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Mat riders in Point Loma and Encinitas

Doesn’t require much time to master

All the fun of a surfboard in something the size of a beach towel.
All the fun of a surfboard in something the size of a beach towel.

Before the invention of the Morey Boogie Board in the early ‘70s, the surf mat was the vehicle of choice for the novice wave rider. Until that time, liquor stores along the coast rented these rubber tipped canvas devices for 50 cents an hour. They proved great fun until the rock-hard surface sanded chest and arm skin.

By the late ‘70s, surf mats had deflated in response to Boogie fever. That’s when a genius inventor, George Greenough, began to run them full throttle at points like Rincon, in Santa Barbara. Riding in Greenough’s wake was longtime mat surfer Paul Gross.

In 1984 Gross began building mats under the 4th Gear Flyer logo. This handmade, nylon constructed inflatable never caught on in significant numbers, and today remains far less common than its foam and fiberglass cousins.

That rarity has bred a kinship not enjoyed among the mainstream surf community since the pre-Gidget days of the late ‘50s. The global brotherhood of mat riders shares waves, photos, and information, usually via the Internet.

Two of the most notable pockets of mat riders in San Diego exist in Point Loma and Encinitas. Ken McKnight, Peter Saint Pierre, and Henry Hester are among the dominant mat surfers in North County, while Steve Pendarvis is among the top riders in Point Loma. Like most mat riders, this crew tends to be non-territorial and is quick to invite everyone to the party.

While it doesn’t require much time to master, there is a learning curve in mat riding. The challenge with mats is more technical than athletic. Counterintuitive for board surfers, mat riding depends upon fine adjustments for turning, rather than raw power. A mere shift of the head, the lift of one or both fins, a tight squeeze of the fabric— any little thing can alter your ride, for better or worse.

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All the fun of a surfboard in something the size of a beach towel.
All the fun of a surfboard in something the size of a beach towel.

Before the invention of the Morey Boogie Board in the early ‘70s, the surf mat was the vehicle of choice for the novice wave rider. Until that time, liquor stores along the coast rented these rubber tipped canvas devices for 50 cents an hour. They proved great fun until the rock-hard surface sanded chest and arm skin.

By the late ‘70s, surf mats had deflated in response to Boogie fever. That’s when a genius inventor, George Greenough, began to run them full throttle at points like Rincon, in Santa Barbara. Riding in Greenough’s wake was longtime mat surfer Paul Gross.

In 1984 Gross began building mats under the 4th Gear Flyer logo. This handmade, nylon constructed inflatable never caught on in significant numbers, and today remains far less common than its foam and fiberglass cousins.

That rarity has bred a kinship not enjoyed among the mainstream surf community since the pre-Gidget days of the late ‘50s. The global brotherhood of mat riders shares waves, photos, and information, usually via the Internet.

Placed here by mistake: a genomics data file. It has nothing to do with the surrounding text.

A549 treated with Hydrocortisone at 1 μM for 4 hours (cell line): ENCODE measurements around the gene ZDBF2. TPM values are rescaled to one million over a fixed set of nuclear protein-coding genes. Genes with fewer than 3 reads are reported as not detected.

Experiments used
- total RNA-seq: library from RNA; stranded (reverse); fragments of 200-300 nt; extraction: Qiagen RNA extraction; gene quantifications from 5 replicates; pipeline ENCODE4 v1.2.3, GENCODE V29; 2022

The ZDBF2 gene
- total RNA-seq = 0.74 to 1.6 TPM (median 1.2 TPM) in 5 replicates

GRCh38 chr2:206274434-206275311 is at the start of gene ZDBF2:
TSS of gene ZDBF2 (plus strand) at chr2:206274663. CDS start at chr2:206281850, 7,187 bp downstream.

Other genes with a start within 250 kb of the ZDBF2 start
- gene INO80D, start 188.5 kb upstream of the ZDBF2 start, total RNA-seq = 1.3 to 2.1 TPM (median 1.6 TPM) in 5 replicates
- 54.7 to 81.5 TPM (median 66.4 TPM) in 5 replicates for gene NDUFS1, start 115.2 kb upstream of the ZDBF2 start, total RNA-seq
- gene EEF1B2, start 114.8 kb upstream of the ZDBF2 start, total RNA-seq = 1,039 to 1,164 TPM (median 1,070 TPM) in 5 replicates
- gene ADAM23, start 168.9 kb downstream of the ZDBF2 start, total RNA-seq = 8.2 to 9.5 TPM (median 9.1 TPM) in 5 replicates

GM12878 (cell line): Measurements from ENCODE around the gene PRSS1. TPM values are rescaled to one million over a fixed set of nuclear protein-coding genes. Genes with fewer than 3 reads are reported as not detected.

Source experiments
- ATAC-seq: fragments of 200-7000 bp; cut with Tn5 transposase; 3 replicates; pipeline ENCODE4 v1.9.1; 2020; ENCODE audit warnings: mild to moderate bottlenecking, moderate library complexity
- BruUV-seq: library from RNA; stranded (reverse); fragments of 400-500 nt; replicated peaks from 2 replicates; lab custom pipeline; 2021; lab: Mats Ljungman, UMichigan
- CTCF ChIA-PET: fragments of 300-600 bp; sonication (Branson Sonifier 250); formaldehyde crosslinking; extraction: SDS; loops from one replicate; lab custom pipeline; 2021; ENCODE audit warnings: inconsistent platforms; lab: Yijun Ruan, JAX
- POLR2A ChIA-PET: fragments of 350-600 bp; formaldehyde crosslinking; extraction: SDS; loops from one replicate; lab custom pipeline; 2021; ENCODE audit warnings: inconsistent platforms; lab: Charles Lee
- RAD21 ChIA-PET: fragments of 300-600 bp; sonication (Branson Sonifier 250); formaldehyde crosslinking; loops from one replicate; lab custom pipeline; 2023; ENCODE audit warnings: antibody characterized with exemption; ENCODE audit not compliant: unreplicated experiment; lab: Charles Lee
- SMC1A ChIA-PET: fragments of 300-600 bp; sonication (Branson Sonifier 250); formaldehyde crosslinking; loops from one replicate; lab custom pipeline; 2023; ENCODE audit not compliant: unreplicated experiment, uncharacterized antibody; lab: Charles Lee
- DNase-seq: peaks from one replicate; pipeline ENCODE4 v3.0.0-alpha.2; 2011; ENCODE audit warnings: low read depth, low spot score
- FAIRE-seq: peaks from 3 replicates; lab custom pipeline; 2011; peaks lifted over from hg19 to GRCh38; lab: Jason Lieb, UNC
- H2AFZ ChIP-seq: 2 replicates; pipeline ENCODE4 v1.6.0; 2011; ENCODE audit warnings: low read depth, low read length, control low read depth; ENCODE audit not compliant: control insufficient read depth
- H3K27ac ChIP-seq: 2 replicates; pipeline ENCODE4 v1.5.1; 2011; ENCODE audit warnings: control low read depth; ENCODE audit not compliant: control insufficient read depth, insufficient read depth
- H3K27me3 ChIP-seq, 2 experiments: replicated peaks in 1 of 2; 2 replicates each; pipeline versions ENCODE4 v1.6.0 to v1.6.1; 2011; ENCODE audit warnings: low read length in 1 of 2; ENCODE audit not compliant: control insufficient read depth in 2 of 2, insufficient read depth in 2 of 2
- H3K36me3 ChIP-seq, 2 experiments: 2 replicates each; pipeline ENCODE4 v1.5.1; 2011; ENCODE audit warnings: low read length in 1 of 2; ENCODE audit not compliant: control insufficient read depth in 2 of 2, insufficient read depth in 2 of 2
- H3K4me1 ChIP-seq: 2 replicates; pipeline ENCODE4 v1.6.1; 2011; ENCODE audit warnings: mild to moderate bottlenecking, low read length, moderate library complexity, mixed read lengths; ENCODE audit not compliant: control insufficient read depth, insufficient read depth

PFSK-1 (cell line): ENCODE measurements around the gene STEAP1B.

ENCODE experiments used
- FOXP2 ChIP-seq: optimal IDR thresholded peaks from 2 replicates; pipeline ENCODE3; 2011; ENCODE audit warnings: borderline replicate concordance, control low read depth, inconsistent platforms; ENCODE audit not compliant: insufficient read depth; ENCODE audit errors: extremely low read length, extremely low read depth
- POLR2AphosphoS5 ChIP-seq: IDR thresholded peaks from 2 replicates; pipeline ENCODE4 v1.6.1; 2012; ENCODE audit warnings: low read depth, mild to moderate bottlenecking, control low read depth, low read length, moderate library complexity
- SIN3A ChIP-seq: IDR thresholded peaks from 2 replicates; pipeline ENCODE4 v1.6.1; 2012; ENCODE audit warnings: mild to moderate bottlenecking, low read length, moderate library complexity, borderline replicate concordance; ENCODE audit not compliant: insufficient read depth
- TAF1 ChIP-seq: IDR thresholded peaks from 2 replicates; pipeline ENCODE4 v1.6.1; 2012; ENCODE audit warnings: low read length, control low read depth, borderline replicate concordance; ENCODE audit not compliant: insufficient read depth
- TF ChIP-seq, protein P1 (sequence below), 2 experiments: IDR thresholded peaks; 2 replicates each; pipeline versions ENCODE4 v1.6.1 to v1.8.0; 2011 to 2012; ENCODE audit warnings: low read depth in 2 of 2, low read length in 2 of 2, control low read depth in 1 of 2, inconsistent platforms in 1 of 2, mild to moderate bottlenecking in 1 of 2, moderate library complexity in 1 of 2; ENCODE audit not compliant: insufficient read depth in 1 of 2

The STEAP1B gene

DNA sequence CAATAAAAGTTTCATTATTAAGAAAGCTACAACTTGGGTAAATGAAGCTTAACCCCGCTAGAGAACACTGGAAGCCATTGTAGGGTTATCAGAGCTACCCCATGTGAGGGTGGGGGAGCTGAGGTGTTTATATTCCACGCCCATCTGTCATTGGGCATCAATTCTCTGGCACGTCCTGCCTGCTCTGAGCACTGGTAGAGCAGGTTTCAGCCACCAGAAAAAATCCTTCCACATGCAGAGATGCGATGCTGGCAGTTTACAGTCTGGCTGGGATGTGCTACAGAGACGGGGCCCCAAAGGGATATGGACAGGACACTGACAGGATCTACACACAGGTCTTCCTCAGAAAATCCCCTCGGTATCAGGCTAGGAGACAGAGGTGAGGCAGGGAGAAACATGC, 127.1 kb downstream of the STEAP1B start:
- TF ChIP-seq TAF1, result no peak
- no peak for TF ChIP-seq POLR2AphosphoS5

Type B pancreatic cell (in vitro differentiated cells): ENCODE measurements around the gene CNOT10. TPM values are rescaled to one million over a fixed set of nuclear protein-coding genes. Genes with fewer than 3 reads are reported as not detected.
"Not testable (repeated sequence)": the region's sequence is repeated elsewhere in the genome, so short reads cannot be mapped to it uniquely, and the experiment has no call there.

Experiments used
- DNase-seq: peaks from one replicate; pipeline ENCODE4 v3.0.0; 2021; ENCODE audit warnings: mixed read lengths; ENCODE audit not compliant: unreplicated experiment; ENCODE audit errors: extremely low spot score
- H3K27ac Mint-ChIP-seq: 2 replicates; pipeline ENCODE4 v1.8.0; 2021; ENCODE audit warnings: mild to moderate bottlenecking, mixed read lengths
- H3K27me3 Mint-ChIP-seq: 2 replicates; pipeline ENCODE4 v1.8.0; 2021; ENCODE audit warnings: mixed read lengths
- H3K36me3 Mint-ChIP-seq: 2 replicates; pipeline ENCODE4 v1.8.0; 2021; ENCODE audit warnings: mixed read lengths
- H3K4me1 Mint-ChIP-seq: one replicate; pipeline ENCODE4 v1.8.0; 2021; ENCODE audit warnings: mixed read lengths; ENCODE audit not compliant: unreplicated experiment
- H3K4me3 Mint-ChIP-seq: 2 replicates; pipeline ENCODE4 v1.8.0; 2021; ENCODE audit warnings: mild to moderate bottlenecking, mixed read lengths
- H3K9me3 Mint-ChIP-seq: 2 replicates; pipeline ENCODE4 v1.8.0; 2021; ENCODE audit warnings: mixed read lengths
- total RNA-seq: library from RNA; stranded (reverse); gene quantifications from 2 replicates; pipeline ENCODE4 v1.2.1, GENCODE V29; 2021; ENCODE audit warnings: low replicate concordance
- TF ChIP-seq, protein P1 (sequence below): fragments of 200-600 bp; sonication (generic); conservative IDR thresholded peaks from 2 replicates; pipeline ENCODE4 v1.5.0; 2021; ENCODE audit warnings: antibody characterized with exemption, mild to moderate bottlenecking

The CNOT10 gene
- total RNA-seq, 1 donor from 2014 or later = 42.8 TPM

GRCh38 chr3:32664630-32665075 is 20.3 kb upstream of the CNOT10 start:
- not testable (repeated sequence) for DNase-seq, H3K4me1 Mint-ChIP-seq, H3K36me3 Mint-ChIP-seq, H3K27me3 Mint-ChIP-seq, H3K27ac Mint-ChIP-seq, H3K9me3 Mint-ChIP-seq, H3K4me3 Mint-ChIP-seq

Two of the most notable pockets of mat riders in San Diego exist in Point Loma and Encinitas. Ken McKnight, Peter Saint Pierre, and Henry Hester are among the dominant mat surfers in North County, while Steve Pendarvis is among the top riders in Point Loma. Like most mat riders, this crew tends to be non-territorial and is quick to invite everyone to the party.

While it doesn’t require much time to master, there is a learning curve in mat riding. The challenge with mats is more technical than athletic. Counterintuitive for board surfers, mat riding depends upon fine adjustments for turning, rather than raw power. A mere shift of the head, the lift of one or both fins, a tight squeeze of the fabric— any little thing can alter your ride, for better or worse.

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4S Ranch Allied Gardens Alpine Baja Balboa Park Bankers Hill Barrio Logan Bay Ho Bay Park Black Mountain Ranch Blossom Valley Bonita Bonsall Borrego Springs Boulevard Campo Cardiff-by-the-Sea Carlsbad Carmel Mountain Carmel Valley Chollas View Chula Vista City College City Heights Clairemont College Area Coronado CSU San Marcos Cuyamaca College Del Cerro Del Mar Descanso Downtown San Diego Eastlake East Village El Cajon Emerald Hills Encanto Encinitas Escondido Fallbrook Fletcher Hills Golden Hill Grant Hill Grantville Grossmont College Guatay Harbor Island Hillcrest Imperial Beach Imperial Valley Jacumba Jamacha-Lomita Jamul Julian Kearny Mesa Kensington La Jolla Lakeside La Mesa Lemon Grove Leucadia Liberty Station Lincoln Acres Lincoln Park Linda Vista Little Italy Logan Heights Mesa College Midway District MiraCosta College Miramar Miramar College Mira Mesa Mission Beach Mission Hills Mission Valley Mountain View Mount Hope Mount Laguna National City Nestor Normal Heights North Park Oak Park Ocean Beach Oceanside Old Town Otay Mesa Pacific Beach Pala Palomar College Palomar Mountain Paradise Hills Pauma Valley Pine Valley Point Loma Point Loma Nazarene Potrero Poway Rainbow Ramona Rancho Bernardo Rancho Penasquitos Rancho San Diego Rancho Santa Fe Rolando San Carlos San Marcos San Onofre Santa Ysabel Santee San Ysidro Scripps Ranch SDSU Serra Mesa Shelltown Shelter Island Sherman Heights Skyline Solana Beach Sorrento Valley Southcrest South Park Southwestern College Spring Valley Stockton Talmadge Temecula Tierrasanta Tijuana UCSD University City University Heights USD Valencia Park Valley Center Vista Warner Springs
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